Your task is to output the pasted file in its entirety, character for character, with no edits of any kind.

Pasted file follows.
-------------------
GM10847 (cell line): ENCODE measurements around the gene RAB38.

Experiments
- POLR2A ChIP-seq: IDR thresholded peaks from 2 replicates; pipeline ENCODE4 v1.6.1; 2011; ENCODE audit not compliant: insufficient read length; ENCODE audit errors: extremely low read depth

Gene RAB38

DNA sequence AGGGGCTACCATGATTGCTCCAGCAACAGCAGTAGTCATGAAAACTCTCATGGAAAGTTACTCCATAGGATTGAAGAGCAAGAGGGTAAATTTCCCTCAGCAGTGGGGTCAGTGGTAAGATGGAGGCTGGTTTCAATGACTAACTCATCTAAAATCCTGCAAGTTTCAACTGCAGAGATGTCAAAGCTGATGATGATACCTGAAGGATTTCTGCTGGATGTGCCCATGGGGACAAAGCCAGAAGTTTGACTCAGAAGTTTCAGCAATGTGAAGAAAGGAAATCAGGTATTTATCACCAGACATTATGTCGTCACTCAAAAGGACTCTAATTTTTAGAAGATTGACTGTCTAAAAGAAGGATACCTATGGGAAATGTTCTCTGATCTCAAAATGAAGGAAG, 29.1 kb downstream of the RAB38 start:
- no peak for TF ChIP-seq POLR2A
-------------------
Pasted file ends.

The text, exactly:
GM10847 (cell line): ENCODE measurements around the gene RAB38.

Experiments
- POLR2A ChIP-seq: IDR thresholded peaks from 2 replicates; pipeline ENCODE4 v1.6.1; 2011; ENCODE audit not compliant: insufficient read length; ENCODE audit errors: extremely low read depth

Gene RAB38

DNA sequence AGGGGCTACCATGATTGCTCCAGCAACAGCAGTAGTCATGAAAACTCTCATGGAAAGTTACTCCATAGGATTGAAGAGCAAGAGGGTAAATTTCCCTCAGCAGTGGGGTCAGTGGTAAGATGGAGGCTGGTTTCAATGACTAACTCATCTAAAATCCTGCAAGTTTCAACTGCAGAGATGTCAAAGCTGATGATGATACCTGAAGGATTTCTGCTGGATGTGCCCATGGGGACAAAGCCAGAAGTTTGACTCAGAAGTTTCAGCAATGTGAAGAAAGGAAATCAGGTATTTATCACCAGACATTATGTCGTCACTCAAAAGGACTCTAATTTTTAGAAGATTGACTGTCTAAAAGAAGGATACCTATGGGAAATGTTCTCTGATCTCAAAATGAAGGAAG, 29.1 kb downstream of the RAB38 start:
- no peak for TF ChIP-seq POLR2A